Open Meetings Act: To be or not to be virtual?

Open Meetings Act: To be or not to be virtual?

On June 30, 2021, Governor Abbott’s office approved lifting the suspensions of certain provisions of the Texas Open Meetings Act (TOMA) at 12:01 a.m. on September 1, 2021.

But what does this mean for the future landscape of public meetings? Since the initial suspension was enacted, many of our public sector meeting participants (including elected officials, the public taxpayers, and the various consultants) have attended these public meetings virtually via video and/or telephone.

While this option had historically been limited by the language written in the Texas Open Meetings act dating back as far as 15 years ago, the average technological capabilities of all participants has vastly matured since then—and even more so during this 2020-current COVID-19 period.

While the spirit of the pre-existing TOMA requirements was meant to preserve and reinforce both transparency and ease-of-access for the public taxpayers, it has become (ironically) prohibitive to the public’s expectations of transparency and ease-of-access, alike.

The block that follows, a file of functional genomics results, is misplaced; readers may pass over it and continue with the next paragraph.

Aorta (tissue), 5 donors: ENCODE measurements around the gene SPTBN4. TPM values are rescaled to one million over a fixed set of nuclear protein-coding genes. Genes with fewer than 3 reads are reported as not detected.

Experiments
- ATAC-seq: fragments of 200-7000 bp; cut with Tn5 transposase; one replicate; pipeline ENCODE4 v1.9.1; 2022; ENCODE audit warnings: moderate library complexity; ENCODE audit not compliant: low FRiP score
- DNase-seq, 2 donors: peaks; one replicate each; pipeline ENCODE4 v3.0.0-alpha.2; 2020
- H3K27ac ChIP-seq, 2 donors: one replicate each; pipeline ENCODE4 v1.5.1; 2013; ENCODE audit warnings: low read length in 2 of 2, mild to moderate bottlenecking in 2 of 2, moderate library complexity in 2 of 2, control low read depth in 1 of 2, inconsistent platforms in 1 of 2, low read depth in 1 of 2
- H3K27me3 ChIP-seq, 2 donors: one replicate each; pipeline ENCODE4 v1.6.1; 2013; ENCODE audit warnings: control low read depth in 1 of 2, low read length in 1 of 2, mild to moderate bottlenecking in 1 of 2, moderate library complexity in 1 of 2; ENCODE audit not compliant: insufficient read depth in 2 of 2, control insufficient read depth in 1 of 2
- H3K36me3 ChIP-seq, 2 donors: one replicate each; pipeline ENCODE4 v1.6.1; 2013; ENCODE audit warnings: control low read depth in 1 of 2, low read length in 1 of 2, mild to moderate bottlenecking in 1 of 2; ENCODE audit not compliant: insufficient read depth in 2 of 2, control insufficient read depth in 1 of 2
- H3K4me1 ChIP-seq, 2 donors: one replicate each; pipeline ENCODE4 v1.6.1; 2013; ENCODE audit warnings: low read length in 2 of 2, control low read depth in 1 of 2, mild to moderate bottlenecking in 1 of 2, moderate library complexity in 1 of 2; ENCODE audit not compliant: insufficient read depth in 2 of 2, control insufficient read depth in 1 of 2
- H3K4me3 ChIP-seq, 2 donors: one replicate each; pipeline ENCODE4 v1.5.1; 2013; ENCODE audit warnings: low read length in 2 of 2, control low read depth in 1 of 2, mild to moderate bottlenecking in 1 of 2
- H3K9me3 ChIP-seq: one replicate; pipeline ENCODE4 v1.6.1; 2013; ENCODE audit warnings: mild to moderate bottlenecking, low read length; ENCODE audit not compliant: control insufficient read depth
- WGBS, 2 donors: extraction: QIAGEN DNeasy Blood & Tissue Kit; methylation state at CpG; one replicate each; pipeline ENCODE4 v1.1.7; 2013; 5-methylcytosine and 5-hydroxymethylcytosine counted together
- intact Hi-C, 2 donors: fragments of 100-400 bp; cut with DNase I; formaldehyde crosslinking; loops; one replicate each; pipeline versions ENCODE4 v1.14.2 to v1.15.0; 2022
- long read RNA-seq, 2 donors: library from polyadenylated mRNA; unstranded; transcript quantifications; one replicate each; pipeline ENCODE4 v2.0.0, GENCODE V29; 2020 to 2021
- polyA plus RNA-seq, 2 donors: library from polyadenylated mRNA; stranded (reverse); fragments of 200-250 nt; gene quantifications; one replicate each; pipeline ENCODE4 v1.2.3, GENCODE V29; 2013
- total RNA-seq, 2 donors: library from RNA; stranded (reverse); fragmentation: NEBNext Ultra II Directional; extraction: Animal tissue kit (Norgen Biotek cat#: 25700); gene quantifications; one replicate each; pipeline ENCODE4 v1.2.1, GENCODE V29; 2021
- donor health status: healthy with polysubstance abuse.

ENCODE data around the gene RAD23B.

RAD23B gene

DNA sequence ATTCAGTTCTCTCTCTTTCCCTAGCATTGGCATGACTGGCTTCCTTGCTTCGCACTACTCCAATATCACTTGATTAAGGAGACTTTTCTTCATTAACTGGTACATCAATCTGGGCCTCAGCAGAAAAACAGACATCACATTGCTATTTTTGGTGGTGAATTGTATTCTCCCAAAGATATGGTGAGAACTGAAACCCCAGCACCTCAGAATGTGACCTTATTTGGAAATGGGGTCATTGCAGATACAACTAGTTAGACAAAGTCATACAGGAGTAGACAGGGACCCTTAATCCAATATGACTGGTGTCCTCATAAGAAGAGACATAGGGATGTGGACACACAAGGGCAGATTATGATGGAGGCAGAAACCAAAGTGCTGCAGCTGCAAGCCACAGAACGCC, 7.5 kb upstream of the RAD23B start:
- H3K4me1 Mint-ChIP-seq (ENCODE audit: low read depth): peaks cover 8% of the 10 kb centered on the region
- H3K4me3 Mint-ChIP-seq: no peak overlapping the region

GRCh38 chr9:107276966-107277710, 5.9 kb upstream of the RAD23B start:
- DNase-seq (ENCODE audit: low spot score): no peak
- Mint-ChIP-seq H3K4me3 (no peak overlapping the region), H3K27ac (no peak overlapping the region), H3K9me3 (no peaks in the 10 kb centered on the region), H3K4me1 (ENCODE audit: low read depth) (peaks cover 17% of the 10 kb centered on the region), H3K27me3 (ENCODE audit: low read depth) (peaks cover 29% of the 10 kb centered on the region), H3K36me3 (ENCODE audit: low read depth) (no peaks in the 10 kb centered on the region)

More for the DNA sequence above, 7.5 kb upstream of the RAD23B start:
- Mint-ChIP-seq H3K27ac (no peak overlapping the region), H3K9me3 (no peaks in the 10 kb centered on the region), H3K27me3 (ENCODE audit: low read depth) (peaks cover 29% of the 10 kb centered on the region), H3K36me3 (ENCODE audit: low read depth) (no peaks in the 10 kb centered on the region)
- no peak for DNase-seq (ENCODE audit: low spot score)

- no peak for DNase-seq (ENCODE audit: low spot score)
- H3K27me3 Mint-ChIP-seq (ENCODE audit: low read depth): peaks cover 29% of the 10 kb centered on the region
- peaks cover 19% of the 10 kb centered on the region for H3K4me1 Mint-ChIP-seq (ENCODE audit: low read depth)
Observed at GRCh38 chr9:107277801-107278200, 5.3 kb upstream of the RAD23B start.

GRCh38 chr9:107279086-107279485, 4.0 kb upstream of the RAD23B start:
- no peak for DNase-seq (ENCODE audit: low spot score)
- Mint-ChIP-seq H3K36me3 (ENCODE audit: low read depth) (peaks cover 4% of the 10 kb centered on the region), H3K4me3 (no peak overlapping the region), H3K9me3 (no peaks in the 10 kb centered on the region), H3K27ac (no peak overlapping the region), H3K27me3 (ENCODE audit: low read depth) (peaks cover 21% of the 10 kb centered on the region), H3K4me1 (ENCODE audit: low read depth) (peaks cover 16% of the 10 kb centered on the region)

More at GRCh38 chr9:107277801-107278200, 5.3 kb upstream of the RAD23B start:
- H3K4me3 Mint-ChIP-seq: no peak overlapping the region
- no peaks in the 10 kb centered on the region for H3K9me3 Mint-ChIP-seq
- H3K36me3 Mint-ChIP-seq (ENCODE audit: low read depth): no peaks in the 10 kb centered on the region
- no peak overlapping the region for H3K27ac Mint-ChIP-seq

The prior suspension had allowed all citizens and officials to interact virtually via video and telephone and saved attendees hundreds of thousands of hours in travel time and reduced taxpayer costs by millions of dollars from costs inherent with hosting in-person meetings.

As of September 1st, some this goes away—But, not all of it.

Even with the reversion to the original requirements for hosting TOMA complaint meetings, there are still some benefits to be had. As it stands, public meetings may still be hosted virtually/via videoconference with a “hybrid” model.

The primary features being:

  1. The quorum of the board of directors/governing board must be physically present at the published meeting location.
    (i.e. – If the board has 5 members, 3 must be physically present)

  2. Remaining board members except for the quorum may attend remotely.
    (i.e. – If the board has 5 members, 2 may participate remotely)

  3. All board consultants may attend remotely.

  4. All members of the public may attend remotely.

While this may not be the ideal scene of being fully virtual (and still bears some the burdens of an in person location, costs of maintaining such meeting location facilities, and travel costs for those attending in person), it continues to reflect the need for legislative changes to meet our evolving public demands and highly valued tax savings. As always, if you have additional questions concerning legal implementation or restrictions please consult your legal counsel.

If you want to see fresh legislation that increases transparency and accessibility, write your legislator.

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